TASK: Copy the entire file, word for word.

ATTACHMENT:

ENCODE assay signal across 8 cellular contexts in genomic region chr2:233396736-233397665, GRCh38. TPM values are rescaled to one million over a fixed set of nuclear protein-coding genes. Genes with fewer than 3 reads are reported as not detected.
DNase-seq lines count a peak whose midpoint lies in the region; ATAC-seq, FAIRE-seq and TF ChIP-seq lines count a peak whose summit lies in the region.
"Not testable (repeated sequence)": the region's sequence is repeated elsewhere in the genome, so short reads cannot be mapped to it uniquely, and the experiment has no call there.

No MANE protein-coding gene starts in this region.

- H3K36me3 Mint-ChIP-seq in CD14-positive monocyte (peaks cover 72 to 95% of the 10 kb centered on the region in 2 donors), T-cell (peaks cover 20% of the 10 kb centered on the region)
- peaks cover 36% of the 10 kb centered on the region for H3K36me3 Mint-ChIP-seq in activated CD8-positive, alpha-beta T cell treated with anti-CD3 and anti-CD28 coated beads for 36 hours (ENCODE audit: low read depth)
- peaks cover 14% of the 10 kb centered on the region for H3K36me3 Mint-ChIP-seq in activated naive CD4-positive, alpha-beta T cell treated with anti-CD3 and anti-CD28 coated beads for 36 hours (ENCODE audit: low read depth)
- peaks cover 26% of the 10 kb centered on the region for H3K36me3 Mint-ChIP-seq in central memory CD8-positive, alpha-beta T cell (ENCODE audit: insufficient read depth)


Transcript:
ENCODE assay signal across 8 cellular contexts in genomic region chr2:233396736-233397665, GRCh38. TPM values are rescaled to one million over a fixed set of nuclear protein-coding genes. Genes with fewer than 3 reads are reported as not detected.
DNase-seq lines count a peak whose midpoint lies in the region; ATAC-seq, FAIRE-seq and TF ChIP-seq lines count a peak whose summit lies in the region.
"Not testable (repeated sequence)": the region's sequence is repeated elsewhere in the genome, so short reads cannot be mapped to it uniquely, and the experiment has no call there.

No MANE protein-coding gene starts in this region.

- H3K36me3 Mint-ChIP-seq in CD14-positive monocyte (peaks cover 72 to 95% of the 10 kb centered on the region in 2 donors), T-cell (peaks cover 20% of the 10 kb centered on the region)
- peaks cover 36% of the 10 kb centered on the region for H3K36me3 Mint-ChIP-seq in activated CD8-positive, alpha-beta T cell treated with anti-CD3 and anti-CD28 coated beads for 36 hours (ENCODE audit: low read depth)
- peaks cover 14% of the 10 kb centered on the region for H3K36me3 Mint-ChIP-seq in activated naive CD4-positive, alpha-beta T cell treated with anti-CD3 and anti-CD28 coated beads for 36 hours (ENCODE audit: low read depth)
- peaks cover 26% of the 10 kb centered on the region for H3K36me3 Mint-ChIP-seq in central memory CD8-positive, alpha-beta T cell (ENCODE audit: insufficient read depth)